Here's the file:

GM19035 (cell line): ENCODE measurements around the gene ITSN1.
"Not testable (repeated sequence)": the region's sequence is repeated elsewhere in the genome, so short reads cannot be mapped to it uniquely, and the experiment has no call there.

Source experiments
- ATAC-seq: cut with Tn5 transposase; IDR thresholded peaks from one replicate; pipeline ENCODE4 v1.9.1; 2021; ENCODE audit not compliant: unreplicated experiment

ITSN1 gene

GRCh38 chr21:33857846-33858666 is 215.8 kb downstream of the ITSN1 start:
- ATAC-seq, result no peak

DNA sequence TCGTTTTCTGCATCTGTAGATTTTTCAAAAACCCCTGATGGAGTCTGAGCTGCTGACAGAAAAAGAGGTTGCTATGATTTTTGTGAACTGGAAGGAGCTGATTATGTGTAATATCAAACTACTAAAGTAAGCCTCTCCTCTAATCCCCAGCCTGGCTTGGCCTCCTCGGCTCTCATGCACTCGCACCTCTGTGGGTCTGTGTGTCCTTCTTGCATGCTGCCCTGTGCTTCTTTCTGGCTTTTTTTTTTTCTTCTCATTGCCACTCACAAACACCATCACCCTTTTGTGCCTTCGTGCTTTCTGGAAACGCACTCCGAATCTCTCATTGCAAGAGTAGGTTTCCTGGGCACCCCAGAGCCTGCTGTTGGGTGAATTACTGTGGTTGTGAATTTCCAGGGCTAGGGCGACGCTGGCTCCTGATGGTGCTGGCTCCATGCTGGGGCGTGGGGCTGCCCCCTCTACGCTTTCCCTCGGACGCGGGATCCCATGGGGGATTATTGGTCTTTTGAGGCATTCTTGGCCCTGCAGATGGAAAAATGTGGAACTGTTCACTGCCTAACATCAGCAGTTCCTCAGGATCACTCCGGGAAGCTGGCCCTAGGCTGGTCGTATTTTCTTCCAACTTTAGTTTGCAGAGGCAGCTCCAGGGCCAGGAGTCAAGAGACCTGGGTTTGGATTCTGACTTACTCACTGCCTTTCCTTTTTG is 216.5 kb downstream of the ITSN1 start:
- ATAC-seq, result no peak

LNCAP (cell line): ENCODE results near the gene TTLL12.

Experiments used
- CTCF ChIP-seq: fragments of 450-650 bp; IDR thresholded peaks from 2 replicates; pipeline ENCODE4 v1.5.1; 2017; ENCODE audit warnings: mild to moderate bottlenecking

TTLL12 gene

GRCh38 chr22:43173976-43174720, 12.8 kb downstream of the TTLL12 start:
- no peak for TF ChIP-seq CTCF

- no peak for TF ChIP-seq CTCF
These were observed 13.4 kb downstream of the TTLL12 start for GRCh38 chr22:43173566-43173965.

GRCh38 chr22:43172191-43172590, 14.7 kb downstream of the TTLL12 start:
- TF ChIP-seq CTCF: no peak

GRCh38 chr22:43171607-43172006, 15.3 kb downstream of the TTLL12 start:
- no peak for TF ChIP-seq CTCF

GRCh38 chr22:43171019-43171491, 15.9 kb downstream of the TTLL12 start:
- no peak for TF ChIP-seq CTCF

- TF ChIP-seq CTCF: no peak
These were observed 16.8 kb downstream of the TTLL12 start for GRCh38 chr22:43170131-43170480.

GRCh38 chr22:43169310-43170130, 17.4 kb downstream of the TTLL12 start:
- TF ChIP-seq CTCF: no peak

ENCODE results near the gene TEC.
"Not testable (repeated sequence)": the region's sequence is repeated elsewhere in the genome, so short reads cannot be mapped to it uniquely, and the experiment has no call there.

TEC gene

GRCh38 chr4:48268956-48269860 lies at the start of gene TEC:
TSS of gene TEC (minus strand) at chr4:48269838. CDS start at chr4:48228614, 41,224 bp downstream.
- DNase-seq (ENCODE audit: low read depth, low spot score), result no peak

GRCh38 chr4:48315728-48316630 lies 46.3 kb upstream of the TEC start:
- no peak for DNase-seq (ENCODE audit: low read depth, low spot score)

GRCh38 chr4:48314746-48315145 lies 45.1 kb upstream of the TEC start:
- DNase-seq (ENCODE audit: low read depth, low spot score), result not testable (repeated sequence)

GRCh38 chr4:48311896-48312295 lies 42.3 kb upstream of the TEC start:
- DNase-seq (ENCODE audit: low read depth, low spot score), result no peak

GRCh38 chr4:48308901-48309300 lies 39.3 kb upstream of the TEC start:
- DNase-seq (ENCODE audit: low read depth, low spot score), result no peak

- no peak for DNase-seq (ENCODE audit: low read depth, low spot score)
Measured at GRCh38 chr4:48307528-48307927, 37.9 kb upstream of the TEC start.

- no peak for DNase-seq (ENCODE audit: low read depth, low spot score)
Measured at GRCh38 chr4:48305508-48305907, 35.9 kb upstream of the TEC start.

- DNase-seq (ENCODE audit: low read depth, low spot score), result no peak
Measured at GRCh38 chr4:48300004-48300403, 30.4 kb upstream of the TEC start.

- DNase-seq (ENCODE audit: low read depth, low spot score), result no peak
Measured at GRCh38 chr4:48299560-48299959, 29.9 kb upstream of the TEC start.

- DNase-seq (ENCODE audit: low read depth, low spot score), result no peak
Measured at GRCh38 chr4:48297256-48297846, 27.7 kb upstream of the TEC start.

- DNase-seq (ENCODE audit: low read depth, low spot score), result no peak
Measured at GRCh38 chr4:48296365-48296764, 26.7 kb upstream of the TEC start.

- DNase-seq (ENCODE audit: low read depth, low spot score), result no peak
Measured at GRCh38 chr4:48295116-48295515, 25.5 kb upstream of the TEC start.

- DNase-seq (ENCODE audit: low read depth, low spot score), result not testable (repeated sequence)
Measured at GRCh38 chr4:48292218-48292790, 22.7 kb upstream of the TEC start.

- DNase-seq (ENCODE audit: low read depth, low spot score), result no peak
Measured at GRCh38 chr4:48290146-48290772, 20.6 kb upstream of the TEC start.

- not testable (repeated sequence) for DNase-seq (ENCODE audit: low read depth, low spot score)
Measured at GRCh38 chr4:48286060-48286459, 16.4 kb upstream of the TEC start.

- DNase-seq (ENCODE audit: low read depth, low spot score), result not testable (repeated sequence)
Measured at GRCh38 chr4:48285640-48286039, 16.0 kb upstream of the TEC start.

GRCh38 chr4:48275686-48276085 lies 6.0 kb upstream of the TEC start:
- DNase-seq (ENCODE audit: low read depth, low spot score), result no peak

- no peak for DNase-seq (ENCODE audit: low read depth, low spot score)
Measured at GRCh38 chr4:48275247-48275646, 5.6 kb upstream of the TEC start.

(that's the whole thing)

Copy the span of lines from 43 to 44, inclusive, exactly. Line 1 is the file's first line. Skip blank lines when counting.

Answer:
Measured at GRCh38 chr4:48307528-48307927, 37.9 kb upstream of the TEC start.

- no peak for DNase-seq (ENCODE audit: low read depth, low spot score)